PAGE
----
The Irish Times take on cycling infrastructure: a tipping point

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For decades, cyclists have called for safer road infrastructure in cities. All they got, for the most part, was a splash of white paint, which isn’t a hindrance for the determined motorist to park or drive on a cycle lane. Although neglected in providing adequate road space and enforcing existing infrastructure, cyclists have used the roads in record numbers. This is particularly evident in Dublin, where their number has grown from less than 6,000 on morning trips in 2006 to over 13,000 today.

Yet plans to create safe and separate routes have remained mired in years of endless consultation, revision and deadlock. Until now. The coronavirus pandemic has changed things completely. With amazing speed, local authorities in Dublin have started to install secure and separate cycling infrastructure with physical barriers that effectively prevent motorists from claiming the space for themselves.

The logic behind these initiatives is indisputable. Public transport cannot accommodate the numbers it used to do under public health guidelines, but road capacity does not exist for all these bus and train users to transfer by car, so Dublin must have more commuters by bike and on foot.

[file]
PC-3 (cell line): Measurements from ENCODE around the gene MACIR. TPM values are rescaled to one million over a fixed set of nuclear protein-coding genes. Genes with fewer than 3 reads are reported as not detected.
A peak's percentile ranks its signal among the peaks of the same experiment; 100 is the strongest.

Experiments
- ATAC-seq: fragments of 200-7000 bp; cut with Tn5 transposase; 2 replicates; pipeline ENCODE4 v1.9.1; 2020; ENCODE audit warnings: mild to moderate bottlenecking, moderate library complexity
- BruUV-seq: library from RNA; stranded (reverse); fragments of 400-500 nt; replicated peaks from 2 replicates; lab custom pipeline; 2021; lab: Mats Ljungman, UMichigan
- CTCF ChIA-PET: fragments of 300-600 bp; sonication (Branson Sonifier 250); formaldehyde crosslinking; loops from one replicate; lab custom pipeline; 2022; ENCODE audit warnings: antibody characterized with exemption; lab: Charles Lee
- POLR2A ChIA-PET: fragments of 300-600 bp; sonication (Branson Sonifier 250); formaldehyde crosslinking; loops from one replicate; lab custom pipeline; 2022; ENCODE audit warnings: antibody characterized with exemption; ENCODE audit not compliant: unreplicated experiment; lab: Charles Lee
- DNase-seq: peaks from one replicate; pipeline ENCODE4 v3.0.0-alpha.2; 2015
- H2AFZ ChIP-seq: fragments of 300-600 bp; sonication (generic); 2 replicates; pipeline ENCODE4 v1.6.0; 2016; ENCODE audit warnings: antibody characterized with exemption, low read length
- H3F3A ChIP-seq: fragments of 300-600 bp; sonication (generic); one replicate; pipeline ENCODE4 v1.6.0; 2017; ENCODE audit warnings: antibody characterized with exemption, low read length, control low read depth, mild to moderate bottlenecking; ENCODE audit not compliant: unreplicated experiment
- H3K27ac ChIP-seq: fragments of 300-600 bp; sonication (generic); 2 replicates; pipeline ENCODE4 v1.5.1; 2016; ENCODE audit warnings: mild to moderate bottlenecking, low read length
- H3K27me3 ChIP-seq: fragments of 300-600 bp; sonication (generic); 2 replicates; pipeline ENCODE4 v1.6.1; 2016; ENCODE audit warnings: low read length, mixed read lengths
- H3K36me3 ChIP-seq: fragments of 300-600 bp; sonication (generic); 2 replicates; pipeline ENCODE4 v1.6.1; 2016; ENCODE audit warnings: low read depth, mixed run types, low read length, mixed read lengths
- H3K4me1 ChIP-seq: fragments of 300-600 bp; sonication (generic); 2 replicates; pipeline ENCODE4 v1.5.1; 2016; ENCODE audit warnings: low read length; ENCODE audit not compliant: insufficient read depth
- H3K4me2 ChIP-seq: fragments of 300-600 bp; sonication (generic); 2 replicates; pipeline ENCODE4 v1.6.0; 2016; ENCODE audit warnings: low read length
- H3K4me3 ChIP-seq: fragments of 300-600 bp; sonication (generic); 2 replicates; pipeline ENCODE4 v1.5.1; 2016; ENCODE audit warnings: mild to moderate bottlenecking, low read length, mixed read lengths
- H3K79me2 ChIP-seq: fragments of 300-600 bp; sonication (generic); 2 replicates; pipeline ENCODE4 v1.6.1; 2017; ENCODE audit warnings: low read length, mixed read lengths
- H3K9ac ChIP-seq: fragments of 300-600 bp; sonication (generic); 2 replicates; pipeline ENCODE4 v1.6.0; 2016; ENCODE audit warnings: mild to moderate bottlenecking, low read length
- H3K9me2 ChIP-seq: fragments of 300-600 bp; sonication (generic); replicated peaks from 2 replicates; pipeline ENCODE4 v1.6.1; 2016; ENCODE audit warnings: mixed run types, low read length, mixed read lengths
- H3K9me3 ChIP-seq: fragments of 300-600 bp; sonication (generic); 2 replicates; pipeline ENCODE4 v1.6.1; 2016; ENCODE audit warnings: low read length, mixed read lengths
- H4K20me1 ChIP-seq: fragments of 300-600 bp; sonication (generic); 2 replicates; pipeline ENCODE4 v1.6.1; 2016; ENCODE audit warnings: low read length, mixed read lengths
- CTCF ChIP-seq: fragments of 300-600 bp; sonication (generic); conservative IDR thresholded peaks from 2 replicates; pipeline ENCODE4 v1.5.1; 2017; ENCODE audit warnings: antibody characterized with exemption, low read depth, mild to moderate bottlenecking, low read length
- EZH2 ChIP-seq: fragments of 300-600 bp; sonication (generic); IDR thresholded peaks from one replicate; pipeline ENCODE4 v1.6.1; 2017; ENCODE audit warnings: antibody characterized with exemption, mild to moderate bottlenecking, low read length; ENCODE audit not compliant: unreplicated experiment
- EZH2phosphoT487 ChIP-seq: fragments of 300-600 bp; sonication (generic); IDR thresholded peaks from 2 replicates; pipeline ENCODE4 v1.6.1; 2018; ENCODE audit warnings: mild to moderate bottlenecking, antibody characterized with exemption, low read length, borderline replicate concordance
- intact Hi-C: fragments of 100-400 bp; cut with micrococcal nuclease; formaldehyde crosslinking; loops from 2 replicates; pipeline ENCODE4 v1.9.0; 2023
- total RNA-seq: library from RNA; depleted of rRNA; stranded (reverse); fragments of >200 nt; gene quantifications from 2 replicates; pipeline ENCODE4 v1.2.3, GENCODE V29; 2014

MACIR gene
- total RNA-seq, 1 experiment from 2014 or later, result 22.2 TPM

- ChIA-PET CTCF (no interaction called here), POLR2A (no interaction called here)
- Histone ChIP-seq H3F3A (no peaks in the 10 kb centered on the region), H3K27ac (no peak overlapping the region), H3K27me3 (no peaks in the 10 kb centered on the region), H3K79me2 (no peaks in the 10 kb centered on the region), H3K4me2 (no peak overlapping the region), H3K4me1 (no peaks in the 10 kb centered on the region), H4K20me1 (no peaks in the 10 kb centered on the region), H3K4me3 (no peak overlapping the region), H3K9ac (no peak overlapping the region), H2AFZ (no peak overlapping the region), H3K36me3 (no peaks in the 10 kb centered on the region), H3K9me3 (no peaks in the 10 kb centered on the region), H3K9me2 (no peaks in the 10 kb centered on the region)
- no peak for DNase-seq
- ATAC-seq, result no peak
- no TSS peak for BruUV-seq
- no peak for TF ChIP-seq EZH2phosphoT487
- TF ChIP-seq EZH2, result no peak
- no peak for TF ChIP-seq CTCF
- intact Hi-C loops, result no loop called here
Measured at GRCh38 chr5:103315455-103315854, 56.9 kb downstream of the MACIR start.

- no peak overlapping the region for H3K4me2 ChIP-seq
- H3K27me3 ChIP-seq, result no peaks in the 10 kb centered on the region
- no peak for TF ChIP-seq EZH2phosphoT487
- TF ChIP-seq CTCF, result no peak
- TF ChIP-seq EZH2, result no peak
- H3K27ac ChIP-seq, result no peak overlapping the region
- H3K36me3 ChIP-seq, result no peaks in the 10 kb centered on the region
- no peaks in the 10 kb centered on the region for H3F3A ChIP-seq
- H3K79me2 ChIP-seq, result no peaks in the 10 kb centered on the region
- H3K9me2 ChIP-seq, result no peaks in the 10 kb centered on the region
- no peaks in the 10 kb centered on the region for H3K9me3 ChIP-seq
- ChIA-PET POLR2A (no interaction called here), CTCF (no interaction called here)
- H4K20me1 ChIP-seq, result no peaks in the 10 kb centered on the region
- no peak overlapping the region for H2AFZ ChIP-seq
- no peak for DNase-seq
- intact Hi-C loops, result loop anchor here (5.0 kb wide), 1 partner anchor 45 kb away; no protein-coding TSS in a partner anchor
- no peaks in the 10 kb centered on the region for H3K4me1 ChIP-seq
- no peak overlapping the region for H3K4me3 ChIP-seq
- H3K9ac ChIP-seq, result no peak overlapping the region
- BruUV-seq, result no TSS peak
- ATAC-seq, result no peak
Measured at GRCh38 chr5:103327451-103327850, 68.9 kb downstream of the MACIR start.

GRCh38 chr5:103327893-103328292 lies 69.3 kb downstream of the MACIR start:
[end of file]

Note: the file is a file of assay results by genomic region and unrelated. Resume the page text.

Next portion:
Sadly, that was a lost logic for the new Minister of State at the Bureau of Public Works (OPW) Patrick O’Donovan, who has insisted in recent weeks that the Phoenix Park return to full access for cars. A vocal minority opposes cycling and walking initiatives, but this is not indicative of the mood of the public. A study released by the National Transport Authority last week found that 84% of Dubliners were in favor of building more of these lanes, even when it would mean less room for other road traffic.

Dublin City Councils are on the rise to advance the continued development of safe road spaces for cyclists and pedestrians. Critics accuse them of exploiting the pandemic to rush into long-standing anti-car policies, but if they are, it’s high time.


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